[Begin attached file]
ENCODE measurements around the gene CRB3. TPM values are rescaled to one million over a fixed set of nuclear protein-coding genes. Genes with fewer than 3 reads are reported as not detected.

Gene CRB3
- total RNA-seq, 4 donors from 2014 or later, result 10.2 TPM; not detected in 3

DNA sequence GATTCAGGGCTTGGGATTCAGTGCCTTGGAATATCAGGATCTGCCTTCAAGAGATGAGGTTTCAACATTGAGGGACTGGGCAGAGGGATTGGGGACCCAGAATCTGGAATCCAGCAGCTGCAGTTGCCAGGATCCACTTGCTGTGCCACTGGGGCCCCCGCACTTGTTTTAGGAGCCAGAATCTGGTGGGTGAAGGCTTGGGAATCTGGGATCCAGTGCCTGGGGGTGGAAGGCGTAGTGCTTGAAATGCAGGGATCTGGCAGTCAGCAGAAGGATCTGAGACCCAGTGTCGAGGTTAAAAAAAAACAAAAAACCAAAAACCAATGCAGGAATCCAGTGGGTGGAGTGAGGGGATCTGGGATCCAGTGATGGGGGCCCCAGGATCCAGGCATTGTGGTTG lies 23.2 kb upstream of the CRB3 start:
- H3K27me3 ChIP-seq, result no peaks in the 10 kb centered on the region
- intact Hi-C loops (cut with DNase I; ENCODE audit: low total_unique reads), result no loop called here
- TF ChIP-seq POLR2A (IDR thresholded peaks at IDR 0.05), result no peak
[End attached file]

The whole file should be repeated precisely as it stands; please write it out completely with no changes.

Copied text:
ENCODE measurements around the gene CRB3. TPM values are rescaled to one million over a fixed set of nuclear protein-coding genes. Genes with fewer than 3 reads are reported as not detected.

Gene CRB3
- total RNA-seq, 4 donors from 2014 or later, result 10.2 TPM; not detected in 3

DNA sequence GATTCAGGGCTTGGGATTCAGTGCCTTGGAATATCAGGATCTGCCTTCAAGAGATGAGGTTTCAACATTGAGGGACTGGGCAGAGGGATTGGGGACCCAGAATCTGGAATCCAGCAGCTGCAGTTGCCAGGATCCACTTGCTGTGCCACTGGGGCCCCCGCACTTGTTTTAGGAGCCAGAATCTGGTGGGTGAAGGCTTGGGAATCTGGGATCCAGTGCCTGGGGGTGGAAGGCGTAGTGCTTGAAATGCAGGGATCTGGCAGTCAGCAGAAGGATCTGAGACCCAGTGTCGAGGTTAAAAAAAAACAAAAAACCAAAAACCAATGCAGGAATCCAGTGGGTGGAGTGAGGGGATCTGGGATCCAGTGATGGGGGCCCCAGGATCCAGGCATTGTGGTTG lies 23.2 kb upstream of the CRB3 start:
- H3K27me3 ChIP-seq, result no peaks in the 10 kb centered on the region
- intact Hi-C loops (cut with DNase I; ENCODE audit: low total_unique reads), result no loop called here
- TF ChIP-seq POLR2A (IDR thresholded peaks at IDR 0.05), result no peak